The heyday of American Indian activism is generally seen as bracketed by the occupation of Alcatraz in 1969 and the Longest Walk in 1978; yet Native Americans had long struggled against federal policies that threatened to undermine tribal sovereignty and self-determination. This is the first book-length study of American Indian political activism during its seminal years, focusing on the movement's largely neglected early efforts before Alcatraz or Wounded Knee captured national attention.
Ranging from the end of World War II to the late 1960s, Daniel Cobb uncovers the groundwork laid by earlier activists. He draws on dozens of interviews with key players to relate untold stories of both seemingly well-known events such as the American Indian Chicago Conference and little-known ones such as Native participation in the Poor People's Campaign of 1968. Along the way, he introduces readers to a host of previously neglected but critically important activists: Mel Thom, Tillie Walker, Forrest Gerard, Dr. Jim Wilson, Martha Grass, and many others.
Cobb takes readers inside the early movement--from D'Arcy McNickle's founding of American Indian Development, Inc. and Vine Deloria Jr.'s tenure as executive director of the National Congress of American Indians to Clyde Warrior's leadership in the National Indian Youth Council--and describes how early activists forged connections between their struggle and anticolonialist movements in the developing world. He also describes how the War on Poverty's Community Action Programs transformed Indian Country by training bureaucrats and tribal leaders alike in new political skills and providing activists with the leverage they needed to advance the movement toward self-determination.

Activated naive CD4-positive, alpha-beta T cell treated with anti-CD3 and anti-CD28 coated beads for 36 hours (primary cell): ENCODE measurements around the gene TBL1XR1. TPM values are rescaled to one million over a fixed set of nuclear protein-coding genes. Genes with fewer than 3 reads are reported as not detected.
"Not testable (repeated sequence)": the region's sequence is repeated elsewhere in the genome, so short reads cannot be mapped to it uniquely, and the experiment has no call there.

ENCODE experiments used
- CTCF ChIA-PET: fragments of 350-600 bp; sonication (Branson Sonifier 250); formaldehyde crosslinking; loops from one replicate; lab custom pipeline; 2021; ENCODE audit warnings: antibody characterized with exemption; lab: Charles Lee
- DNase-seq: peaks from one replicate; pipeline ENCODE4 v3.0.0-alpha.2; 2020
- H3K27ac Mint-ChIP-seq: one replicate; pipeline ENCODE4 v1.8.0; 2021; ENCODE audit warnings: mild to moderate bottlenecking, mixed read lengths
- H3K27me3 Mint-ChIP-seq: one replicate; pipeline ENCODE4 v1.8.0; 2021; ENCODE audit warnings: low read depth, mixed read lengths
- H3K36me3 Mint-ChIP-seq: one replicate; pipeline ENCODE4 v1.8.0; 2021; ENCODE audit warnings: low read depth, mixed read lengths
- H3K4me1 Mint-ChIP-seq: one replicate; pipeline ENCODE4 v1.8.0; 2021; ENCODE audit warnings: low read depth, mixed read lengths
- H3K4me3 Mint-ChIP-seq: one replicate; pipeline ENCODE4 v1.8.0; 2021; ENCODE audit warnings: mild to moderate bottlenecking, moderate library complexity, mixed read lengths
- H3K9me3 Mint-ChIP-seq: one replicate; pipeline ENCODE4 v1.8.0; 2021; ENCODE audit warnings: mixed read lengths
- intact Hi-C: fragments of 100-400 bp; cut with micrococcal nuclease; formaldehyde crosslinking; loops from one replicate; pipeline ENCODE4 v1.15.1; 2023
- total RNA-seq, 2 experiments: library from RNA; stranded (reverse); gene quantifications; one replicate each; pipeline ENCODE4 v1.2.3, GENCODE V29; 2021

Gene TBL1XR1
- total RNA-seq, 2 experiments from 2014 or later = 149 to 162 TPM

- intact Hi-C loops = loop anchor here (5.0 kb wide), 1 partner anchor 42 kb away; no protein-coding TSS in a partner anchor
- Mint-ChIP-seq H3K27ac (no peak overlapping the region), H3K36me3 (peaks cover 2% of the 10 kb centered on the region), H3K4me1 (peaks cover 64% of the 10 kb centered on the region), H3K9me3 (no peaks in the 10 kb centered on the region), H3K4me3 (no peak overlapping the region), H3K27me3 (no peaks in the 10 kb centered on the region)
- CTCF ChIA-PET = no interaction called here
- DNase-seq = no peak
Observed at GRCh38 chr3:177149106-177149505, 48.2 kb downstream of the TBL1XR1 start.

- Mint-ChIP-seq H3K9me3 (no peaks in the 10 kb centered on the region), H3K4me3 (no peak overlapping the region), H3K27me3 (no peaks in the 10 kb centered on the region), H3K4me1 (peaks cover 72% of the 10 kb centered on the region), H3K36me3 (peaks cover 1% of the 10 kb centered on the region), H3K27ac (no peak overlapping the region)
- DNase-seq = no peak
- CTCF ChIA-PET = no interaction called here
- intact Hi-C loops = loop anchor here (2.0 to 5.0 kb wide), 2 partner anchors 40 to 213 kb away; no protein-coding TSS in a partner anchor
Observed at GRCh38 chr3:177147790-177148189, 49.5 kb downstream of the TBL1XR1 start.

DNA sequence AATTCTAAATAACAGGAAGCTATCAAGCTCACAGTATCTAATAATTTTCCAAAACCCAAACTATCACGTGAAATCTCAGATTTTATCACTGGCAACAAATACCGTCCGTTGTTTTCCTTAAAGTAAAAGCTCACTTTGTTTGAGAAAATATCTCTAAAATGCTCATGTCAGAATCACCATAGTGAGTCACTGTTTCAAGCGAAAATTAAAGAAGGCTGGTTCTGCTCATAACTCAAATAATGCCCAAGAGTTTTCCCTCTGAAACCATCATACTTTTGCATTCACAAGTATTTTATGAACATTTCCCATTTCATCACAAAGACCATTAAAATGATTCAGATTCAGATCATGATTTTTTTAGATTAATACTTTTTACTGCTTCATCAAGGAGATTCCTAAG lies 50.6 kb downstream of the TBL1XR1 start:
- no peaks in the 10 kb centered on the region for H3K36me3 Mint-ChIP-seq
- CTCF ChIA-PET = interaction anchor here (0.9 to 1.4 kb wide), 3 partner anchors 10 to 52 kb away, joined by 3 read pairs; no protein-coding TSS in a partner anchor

This book shows how Native people who never embraced militancy-and others who did-made vital contributions as activists well before the American Indian Movement burst onto the scene. By highlighting the role of early intellectuals and activists like Sol Tax, Nancy Lurie, Robert K. Thomas, Helen Peterson, and Robert V. Dumont, Cobb situates AIM's efforts within a much broader context and reveals how Native people translated the politics of Cold War civil rights into the language of tribal sovereignty.
Filled with fascinating portraits, Cobb's groundbreaking study expands our understanding of American Indian political activism and contributes significantly to scholarship on the War on Poverty, the 1960s, and postwar politics and social movements.
"An exceptional book. I highly recommend it for inclusion in courses on American Indian history post-1960, contemporary American Indian issues, and federal Indian law."--Troy Johnson, chair of the American Indian Studies Program at California State University, Long Beach, in Reviews in American History
"An impressive and significant achievement, Cobb's engaging chronicle illuminates the distinctive, complex, and 'longer' story of postwar American Indian movement politics. . . . Will make an original and important contribution to the literature on American Indian political activism, on federal Indian policy, on LBJ's War on Poverty, and on post-1945 U.S. politics and social movements more generally. It will also find a ready audience among readers concerned with contemporary questions of power, identity, and politics."--Alice O'Connor, author of Poverty Knowledge: Social Science, Social Policy, and the Poor in Twentieth-Century U.S. History